1891 Census Names Index
White's 1854
White's 1845, 1864 and 1883 [GENUKI-NFK]
Haddiscoe Archeology [Norfolk Heritage Explorer]
The book of Haddiscoe A history of the village by Lin Bensley
Parish Information [Geoff Lowe & Andrew Rivett]
More on Haddiscoe [GENUKI-NFK]
Return to villages index
Paddy's home page

Norfolk - Haddiscoe

Kelly's Directory for Cambridgeshire, Norfolk & Suffolk, 1883, p. 330.

[Complete entry. Transcription Copyright © E.C."Paddy" Apling]

HADDISCOE is a pleasant village and parish and railway station, 5½ miles north from Beccles, 6 south-east from Loddon, 8 west from Lowestoft and 9 south-west from Yarmouth, situated on the borders of Suffolk, in the Southern division of the county, Clavering hundred, Loddon and Clavering union, Bungay and Beccles county court district, rural deanery of East Brooke, archdeaconry of Norfolk and diocese of Norwich. The church of St. Mary, which was restored in 1862, at a cost of nearly £600, is an ancient structure, and stands on an eminence; it consists of chancel, nave and north aisle, and a good embattled round tower containing 5 bells. The register dates from the year 1558. The living is a rectory, consolidated with that of Toft Monks, tithes commuted at £500 with 20 acres of glebe and residence, in the gift of King's College, Cambridge, and held since 1877 by the Rev.Arthur Wace B.A. late scholar of that college. The Primitive Methodists have a small chapel here. The poor's land is 4A. 2R.; the income arising therefrom amounts to £12 annually, distributed in coals. Here are the Waveney Valley chemical manure works, belonging to Mr. A. W. Pashley, situated on the banks of the river, at which extensive business is carried on, both for home and foreign trade. The Hall, the seat of Ambrose John Palmer esq. and the Manor House of Allington Carman esq. are mansions pleasantly situated and commanding fine prospects: adjoining the Hall are fish ponds, stocked with home and foreign water fowl, and surrounded by shrubberies and choice trees, through which are some beautiful and retired walks. The land belogs to several proprietors, among whom are H. S. Grimmer esq. who is lord of the manor, and Ambrose John Palmer esq. The soil is mixed light land: subsoil, loam. The chief crops are wheat, barley, turnips and hay. The area, nearly half being marsh land, is 2,071 acres; rateable value, £3,650; the population in 1881 was 300.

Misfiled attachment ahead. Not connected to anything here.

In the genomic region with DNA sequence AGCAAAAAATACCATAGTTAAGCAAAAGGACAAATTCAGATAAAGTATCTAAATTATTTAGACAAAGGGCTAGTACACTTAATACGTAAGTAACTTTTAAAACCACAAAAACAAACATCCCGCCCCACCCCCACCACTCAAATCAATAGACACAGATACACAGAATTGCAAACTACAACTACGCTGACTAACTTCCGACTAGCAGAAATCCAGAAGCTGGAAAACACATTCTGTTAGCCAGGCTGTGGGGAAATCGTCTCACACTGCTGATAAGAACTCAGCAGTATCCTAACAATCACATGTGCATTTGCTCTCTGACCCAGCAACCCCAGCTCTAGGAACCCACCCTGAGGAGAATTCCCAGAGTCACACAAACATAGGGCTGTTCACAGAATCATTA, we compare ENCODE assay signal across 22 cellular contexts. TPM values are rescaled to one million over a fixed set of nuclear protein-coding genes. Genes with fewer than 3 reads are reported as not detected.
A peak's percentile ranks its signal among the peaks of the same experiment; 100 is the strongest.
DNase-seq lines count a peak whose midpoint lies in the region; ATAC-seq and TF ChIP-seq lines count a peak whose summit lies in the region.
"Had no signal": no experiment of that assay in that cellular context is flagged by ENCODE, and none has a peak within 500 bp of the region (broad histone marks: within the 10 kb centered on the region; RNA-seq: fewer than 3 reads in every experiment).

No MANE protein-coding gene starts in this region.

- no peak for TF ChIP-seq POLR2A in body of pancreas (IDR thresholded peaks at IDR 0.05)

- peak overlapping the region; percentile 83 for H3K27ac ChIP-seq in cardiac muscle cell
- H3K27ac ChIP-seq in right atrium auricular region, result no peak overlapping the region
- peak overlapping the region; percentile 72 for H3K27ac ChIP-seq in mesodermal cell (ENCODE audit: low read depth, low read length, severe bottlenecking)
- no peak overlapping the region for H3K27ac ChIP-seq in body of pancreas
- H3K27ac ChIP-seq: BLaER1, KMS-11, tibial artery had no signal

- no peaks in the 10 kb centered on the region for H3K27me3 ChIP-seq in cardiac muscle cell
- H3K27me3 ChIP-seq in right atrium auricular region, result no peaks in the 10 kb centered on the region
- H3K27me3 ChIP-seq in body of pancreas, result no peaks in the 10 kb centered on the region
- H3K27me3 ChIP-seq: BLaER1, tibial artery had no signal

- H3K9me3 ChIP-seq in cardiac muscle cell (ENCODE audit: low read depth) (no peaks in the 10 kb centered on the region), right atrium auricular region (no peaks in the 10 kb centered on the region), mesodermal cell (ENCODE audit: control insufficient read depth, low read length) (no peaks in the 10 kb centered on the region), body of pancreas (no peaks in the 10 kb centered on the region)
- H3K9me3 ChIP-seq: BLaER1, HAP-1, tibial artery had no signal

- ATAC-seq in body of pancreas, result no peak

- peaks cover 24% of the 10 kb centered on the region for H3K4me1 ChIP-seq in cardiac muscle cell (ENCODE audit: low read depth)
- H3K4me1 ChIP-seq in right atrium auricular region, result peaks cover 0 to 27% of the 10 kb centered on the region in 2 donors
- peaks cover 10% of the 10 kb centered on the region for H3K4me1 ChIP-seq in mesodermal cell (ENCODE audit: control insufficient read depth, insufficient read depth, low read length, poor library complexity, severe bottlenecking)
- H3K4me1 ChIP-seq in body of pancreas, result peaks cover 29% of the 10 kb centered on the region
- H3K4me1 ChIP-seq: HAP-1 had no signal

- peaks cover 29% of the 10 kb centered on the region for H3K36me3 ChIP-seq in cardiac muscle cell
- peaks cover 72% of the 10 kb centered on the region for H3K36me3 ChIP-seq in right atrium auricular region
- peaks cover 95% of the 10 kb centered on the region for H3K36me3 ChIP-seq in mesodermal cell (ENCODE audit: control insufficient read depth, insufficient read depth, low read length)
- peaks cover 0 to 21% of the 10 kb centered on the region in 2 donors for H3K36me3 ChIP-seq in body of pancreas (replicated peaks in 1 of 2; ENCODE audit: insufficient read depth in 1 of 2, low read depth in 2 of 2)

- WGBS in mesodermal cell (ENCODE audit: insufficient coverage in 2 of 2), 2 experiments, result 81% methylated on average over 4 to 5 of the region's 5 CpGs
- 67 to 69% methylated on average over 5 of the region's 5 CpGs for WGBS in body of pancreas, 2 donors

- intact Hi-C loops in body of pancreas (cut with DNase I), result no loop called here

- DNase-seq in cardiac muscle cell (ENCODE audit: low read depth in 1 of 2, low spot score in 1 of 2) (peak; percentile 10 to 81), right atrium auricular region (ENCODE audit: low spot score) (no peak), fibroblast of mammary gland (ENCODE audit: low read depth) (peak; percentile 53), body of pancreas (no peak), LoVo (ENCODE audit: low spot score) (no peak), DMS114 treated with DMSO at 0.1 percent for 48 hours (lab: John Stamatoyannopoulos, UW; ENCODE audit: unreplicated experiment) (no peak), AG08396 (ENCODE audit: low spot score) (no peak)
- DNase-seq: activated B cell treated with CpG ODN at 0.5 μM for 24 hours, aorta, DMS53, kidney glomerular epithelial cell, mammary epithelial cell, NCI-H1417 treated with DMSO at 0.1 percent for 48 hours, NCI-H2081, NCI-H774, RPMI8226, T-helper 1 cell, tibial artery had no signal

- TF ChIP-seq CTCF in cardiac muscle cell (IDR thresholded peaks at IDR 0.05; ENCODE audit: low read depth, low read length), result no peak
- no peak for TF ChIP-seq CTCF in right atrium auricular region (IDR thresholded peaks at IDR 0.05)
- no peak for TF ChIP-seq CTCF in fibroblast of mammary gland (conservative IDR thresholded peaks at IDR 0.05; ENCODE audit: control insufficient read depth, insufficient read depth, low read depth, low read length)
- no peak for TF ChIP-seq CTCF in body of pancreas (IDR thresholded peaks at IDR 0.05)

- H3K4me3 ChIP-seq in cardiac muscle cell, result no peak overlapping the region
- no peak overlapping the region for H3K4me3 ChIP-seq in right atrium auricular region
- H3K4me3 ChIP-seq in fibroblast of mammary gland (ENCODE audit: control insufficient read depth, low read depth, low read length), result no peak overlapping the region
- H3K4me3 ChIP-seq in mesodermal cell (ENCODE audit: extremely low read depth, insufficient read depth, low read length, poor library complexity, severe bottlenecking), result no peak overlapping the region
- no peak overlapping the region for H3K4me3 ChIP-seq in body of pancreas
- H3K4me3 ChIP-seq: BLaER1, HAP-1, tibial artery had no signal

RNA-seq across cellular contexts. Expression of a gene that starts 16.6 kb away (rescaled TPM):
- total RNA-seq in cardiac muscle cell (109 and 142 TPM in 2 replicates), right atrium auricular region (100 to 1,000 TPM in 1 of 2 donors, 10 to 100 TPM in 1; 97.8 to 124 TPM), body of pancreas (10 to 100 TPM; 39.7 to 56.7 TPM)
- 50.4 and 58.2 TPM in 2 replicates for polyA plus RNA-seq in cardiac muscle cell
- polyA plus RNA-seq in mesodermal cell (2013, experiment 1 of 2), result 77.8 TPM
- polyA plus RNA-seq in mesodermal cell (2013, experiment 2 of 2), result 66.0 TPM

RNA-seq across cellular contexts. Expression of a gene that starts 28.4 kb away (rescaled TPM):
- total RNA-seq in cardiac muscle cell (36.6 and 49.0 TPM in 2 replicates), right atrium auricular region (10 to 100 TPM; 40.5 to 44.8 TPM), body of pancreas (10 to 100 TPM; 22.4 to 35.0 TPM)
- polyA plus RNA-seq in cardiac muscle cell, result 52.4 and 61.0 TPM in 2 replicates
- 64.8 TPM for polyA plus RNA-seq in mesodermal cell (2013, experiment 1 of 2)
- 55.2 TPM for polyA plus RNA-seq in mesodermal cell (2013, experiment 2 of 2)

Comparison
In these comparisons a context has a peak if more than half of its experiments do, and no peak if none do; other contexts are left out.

POST OFFICE.—James Bee, sub-postmaster. Letters arrive from Norwich at 8.45 a.m. & are dispatched at 2.10 p.m. Letters for Waveney Valley works through Lowestoft. Norton Subcourse is the nearest money; telegraph office is at Loddon

This place is included in Toft Monks & Haddiscoe United School Board district, formed in 1873. The school is in the parish of Toft Monks

Railway Station (Lowestoft branch, James Stone, station master.

Transcription © Copyright E C ("Paddy") Apling, May 2010; links updated April 2013.

1891 Census Names Index
White's 1854
White's 1845, 1864 and 1883 [GENUKI-NFK]
Haddiscoe Archeology [Norfolk Heritage Explorer]
The book of Haddiscoe A history of the village by Lin Bensley
Parish Information [Geoff Lowe & Andrew Rivett]
More on Haddiscoe [GENUKI-NFK]
Return to villages index
Paddy's home page